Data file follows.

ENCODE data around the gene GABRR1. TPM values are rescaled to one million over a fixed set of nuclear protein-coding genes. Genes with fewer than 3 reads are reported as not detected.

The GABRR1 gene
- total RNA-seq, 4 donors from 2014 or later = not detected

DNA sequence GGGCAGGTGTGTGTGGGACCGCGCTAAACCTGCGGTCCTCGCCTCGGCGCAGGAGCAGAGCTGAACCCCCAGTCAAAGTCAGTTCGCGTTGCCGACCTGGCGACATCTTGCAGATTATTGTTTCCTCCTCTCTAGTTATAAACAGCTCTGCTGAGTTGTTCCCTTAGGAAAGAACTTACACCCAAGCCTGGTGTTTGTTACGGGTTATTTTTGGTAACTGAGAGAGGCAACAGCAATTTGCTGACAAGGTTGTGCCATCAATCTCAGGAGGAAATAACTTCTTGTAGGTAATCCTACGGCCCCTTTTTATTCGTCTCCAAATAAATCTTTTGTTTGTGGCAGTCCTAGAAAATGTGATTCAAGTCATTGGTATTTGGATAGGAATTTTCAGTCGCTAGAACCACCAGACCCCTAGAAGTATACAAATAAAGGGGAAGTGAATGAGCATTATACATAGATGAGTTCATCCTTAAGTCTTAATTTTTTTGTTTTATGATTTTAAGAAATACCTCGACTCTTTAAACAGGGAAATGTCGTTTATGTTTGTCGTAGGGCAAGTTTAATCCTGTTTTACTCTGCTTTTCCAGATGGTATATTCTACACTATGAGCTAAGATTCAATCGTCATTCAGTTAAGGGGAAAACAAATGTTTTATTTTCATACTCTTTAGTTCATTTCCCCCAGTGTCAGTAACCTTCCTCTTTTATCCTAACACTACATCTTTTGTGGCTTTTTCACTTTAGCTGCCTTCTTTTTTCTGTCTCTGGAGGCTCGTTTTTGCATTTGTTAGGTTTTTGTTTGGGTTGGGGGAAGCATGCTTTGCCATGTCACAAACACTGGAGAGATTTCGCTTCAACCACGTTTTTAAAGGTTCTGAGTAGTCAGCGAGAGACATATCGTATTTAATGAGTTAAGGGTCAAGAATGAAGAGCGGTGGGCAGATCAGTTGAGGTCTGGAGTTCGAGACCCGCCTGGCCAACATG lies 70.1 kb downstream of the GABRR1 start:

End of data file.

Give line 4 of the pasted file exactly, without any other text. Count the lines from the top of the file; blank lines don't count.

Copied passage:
DNA sequence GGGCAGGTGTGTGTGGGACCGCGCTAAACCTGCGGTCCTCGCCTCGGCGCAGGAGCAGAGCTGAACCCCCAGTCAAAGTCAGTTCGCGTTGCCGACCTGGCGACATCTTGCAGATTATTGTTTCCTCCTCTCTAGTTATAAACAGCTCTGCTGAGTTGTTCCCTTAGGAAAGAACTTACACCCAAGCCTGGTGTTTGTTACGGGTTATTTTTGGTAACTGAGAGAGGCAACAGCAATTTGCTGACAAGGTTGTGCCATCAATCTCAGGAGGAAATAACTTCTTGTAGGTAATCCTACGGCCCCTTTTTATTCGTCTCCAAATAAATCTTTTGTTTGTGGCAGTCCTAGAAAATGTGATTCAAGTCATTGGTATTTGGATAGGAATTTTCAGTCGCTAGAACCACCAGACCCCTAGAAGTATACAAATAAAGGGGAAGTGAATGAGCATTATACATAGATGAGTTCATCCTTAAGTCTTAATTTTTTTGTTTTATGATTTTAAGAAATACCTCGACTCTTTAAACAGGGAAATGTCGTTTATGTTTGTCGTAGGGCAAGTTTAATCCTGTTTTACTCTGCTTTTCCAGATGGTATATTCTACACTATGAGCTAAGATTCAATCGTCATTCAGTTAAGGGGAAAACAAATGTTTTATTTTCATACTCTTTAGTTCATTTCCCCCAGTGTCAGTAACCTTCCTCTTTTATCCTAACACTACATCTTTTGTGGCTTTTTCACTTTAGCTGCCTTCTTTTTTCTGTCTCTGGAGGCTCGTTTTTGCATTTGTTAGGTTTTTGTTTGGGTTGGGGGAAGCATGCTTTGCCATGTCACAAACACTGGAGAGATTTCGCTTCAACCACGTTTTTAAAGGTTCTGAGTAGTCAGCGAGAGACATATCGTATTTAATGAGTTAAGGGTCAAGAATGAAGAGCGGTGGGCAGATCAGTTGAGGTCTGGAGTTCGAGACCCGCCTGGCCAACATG lies 70.1 kb downstream of the GABRR1 start: